Prep your garden for winter

Prep your garden for winter

By Carrie Dunlea

Taking steps to protect plants from winter weather is an important part of maintaining a healthy garden that thrives from year to year.

Timing is of the essence when winterizing, experts suggest the best time to winterize is after the first hard freeze in the fall. When that occurs, annual plants and vegetables are killed off and perennial plants, which grow back year after year, begin going dormant.

Better Homes and Gardens notes that perennials are the easiest plants to prepare for winter, as they require just a little cutting back and mulching to be safe from cold weather. But no two perennials are alike, so gardeners should seek advice on how to prepare their particular perennials for the coming months.

The tasks necessary to prepare for winter may depend on what you are planting, but

the following are some general maintenance suggestions that can keep gardens in top shape over the winter.

• Remove weeds and debris. They are not only unsightly and detrimental to plant life in spring,  they also can be harmful in the winter. Weeds and debris left to linger in gardens through the winter provide overwintering spots for insects and can contribute to disease. So, it’s imperative to remove them before the ground hardens in winter otherwise it can make it hard to remove the roots of weeds, adversely affecting the garden as a result.

• Prepare the soil. The Farmer’s Almanac advises homeowners to gently till the soil in their gardens so they can expose any insects before they settle in for the winter. Once garden soil is exposed, add a layer of compost, leaves, aged manure, and, if necessary, lime, gently tilling it into the soil. According to the

Texas A&M Agrilife Extension, the only accurate way to determine if lawn or garden soil needs lime is to test it. Lime makes soil less acidic and reduces soil pH. Low soil pH makes it hard for certain plants to grow, but acidic soil is ideal when growing blueberries. Test the soil for lime and amend it depending on what you hope to grow in the spring so it’s ready to thrive when winter ends.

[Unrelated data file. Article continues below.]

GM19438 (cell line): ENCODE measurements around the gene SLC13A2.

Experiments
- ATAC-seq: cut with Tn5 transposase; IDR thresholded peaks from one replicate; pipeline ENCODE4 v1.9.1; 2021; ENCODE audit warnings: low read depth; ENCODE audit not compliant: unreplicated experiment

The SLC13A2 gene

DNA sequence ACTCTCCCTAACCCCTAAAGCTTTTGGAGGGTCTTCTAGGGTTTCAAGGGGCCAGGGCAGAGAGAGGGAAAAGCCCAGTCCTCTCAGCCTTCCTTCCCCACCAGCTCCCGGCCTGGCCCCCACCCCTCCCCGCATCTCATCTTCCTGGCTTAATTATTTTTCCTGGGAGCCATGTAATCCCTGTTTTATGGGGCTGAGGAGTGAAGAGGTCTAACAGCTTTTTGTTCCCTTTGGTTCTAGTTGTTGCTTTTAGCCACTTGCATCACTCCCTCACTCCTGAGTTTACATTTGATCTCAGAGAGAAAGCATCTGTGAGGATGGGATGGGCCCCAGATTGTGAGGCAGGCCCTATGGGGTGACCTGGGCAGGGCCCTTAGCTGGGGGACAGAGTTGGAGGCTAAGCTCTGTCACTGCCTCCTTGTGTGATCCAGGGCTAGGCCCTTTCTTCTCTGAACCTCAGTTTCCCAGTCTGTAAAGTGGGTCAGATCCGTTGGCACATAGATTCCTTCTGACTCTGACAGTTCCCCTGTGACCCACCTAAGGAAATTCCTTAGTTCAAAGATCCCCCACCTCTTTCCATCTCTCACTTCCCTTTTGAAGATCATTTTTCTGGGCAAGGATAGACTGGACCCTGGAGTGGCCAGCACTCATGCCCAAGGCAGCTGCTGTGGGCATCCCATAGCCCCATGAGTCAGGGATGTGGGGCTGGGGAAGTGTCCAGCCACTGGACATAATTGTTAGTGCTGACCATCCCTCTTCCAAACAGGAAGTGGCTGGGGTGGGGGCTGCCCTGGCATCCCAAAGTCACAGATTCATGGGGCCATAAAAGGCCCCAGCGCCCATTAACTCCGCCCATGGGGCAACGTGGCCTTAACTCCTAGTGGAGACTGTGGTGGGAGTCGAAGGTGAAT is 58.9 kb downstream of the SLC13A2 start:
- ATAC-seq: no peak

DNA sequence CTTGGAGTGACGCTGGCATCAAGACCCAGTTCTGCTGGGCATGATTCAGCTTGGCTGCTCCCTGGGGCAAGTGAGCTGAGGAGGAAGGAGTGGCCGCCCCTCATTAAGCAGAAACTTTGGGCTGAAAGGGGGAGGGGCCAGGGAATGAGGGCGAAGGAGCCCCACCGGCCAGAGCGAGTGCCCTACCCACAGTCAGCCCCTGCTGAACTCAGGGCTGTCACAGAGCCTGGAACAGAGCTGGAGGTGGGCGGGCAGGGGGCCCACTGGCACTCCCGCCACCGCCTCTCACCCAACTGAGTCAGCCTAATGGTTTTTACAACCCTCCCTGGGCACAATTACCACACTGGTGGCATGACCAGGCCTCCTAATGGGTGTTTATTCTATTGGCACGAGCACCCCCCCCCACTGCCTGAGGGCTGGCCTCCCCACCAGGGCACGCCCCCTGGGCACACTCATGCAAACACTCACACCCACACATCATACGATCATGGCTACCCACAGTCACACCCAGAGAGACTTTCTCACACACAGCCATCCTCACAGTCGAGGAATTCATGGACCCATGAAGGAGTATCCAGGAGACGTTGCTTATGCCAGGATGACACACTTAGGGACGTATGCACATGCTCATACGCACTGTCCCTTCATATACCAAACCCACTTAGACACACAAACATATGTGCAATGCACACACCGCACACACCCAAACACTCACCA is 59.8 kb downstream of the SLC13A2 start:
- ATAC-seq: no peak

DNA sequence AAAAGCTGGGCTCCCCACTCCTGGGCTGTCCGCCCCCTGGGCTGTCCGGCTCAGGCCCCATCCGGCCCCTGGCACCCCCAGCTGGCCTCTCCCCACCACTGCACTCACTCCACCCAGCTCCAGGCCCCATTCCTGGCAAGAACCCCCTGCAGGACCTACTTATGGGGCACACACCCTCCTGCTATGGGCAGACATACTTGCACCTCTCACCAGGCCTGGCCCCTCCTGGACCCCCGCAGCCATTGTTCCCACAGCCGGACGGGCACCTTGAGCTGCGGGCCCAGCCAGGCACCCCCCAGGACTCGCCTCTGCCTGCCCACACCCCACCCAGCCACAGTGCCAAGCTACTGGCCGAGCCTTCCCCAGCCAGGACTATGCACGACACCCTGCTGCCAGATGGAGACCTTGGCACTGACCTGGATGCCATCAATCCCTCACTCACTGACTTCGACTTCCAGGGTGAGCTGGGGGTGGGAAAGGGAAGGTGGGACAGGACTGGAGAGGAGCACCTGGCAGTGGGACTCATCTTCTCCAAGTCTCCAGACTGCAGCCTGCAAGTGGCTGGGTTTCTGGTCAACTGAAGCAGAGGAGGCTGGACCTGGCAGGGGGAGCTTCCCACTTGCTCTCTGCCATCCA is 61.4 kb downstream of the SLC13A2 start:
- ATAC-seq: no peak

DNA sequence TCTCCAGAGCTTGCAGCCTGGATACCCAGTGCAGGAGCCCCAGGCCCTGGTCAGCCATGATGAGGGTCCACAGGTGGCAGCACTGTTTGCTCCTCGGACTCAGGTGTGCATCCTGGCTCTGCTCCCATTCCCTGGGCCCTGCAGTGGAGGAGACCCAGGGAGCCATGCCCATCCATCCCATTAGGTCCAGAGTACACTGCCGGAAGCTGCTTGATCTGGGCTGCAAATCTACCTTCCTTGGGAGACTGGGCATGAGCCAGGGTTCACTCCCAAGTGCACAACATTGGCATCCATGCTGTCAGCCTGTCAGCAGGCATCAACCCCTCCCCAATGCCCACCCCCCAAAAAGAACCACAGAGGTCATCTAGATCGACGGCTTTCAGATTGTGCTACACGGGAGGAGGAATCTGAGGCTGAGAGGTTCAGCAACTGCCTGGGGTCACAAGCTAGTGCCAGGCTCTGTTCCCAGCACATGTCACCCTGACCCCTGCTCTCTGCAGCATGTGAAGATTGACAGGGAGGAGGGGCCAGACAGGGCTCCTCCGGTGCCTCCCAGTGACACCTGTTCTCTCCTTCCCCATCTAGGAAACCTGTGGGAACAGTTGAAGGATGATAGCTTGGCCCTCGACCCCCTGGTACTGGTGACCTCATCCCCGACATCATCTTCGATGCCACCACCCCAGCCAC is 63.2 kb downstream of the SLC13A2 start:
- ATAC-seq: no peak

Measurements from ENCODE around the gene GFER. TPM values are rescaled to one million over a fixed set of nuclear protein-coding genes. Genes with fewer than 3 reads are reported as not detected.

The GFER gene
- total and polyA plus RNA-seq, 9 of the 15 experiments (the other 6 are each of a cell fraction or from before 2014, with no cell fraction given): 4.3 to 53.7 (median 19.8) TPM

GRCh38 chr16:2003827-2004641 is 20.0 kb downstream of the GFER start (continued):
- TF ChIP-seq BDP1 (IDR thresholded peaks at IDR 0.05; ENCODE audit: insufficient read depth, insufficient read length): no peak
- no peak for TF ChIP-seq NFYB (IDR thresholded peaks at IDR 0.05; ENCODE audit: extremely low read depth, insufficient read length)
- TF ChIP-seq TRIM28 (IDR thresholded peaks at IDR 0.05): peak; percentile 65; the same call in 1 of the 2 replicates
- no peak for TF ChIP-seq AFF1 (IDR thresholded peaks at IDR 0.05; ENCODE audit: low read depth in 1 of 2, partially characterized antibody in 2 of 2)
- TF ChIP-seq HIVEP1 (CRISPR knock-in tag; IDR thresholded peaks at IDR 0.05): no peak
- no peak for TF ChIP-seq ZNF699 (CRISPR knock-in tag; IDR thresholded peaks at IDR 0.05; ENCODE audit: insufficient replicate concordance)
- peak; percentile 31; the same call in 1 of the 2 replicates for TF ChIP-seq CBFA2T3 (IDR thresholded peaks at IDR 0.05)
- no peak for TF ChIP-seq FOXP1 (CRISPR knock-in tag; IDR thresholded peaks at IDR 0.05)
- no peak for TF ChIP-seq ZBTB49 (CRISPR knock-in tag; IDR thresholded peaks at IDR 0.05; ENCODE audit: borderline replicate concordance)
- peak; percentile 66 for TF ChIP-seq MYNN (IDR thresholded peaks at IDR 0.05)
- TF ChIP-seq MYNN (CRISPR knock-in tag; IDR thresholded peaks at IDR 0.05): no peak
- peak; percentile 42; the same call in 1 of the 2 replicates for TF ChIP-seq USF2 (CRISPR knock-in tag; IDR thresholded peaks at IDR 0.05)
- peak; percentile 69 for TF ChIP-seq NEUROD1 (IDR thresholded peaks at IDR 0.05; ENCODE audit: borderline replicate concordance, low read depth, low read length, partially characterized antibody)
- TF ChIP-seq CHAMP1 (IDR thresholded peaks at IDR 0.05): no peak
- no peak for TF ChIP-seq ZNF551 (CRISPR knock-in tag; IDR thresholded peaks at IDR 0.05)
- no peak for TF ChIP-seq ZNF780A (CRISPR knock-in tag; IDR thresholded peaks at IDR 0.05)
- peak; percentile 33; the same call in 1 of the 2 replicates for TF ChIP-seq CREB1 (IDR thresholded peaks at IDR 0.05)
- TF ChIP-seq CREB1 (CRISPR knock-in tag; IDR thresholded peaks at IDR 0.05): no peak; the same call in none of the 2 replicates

• Remove dead or diseased plants. Experts recommend pulling dead annuals and adding them to a compost pile after a killing frost. Any annuals that developed fungal disease should be discarded. Mulch annual beds with a three-to four-inch layer of chopped leaves or similar materials, spreading the mulch only two inches thick over self-sown seeds you want to germinate in the spring.

• Dig up bulbs. Bulbs of tender plants like dahlias and tuberous begonias can be dug

up and overwintered in their dormant state. All dead foliage should be removed after they’ve been dug up, and the bulbs should be allowed to dry out a little before being stored. Container gardeners can overwinter their tender bulbs in pots inside, but remove foliage and store them in a dark, cool place that maintains temperatures above freezing.

• Protect fruit trees. Install mouse guards around the base to prevent mice and voles from killing the trees over the winter as they may eat the bark of fruit trees, killing the trees as a result. The Farmer’s Almanac notes that mouse guards made of fine mesh hardware cloth can effectively protect fruit trees from the rodents over the winter.

Winterizing may mark the end of gardening season, but it’s an important task that can ensure a healthy, beautiful garden next spring, summer and fall.

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